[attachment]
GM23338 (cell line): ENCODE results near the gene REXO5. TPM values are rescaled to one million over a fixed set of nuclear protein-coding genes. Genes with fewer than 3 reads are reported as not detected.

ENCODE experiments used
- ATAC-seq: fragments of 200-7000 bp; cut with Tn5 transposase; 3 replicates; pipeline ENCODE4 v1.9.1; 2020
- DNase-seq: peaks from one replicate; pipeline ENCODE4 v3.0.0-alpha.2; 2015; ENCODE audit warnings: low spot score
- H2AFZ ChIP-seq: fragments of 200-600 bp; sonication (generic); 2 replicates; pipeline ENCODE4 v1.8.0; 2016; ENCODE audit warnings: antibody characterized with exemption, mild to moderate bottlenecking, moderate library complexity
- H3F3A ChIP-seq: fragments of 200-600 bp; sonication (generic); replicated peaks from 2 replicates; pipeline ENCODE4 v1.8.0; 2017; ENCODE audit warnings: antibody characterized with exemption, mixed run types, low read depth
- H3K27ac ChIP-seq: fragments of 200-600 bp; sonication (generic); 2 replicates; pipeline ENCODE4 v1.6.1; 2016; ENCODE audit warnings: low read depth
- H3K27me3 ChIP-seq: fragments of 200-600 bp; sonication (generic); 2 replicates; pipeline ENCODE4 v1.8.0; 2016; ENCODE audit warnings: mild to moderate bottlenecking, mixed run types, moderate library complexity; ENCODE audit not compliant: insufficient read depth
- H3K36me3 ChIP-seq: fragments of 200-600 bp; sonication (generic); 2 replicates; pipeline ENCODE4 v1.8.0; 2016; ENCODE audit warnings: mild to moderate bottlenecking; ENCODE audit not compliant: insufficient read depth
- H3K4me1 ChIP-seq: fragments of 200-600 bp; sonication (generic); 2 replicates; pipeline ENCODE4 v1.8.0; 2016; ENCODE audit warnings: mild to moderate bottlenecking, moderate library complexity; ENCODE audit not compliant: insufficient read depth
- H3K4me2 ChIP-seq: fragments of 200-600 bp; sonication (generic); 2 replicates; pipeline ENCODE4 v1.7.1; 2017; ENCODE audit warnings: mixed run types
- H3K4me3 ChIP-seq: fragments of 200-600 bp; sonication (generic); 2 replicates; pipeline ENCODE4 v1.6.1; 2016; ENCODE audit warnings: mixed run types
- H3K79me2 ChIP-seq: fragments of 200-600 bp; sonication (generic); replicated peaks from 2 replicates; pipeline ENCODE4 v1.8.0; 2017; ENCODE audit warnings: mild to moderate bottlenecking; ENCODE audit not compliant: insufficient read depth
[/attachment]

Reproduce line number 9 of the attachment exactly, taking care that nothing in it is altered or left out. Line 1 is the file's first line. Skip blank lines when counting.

- H3K36me3 ChIP-seq: fragments of 200-600 bp; sonication (generic); 2 replicates; pipeline ENCODE4 v1.8.0; 2016; ENCODE audit warnings: mild to moderate bottlenecking; ENCODE audit not compliant: insufficient read depth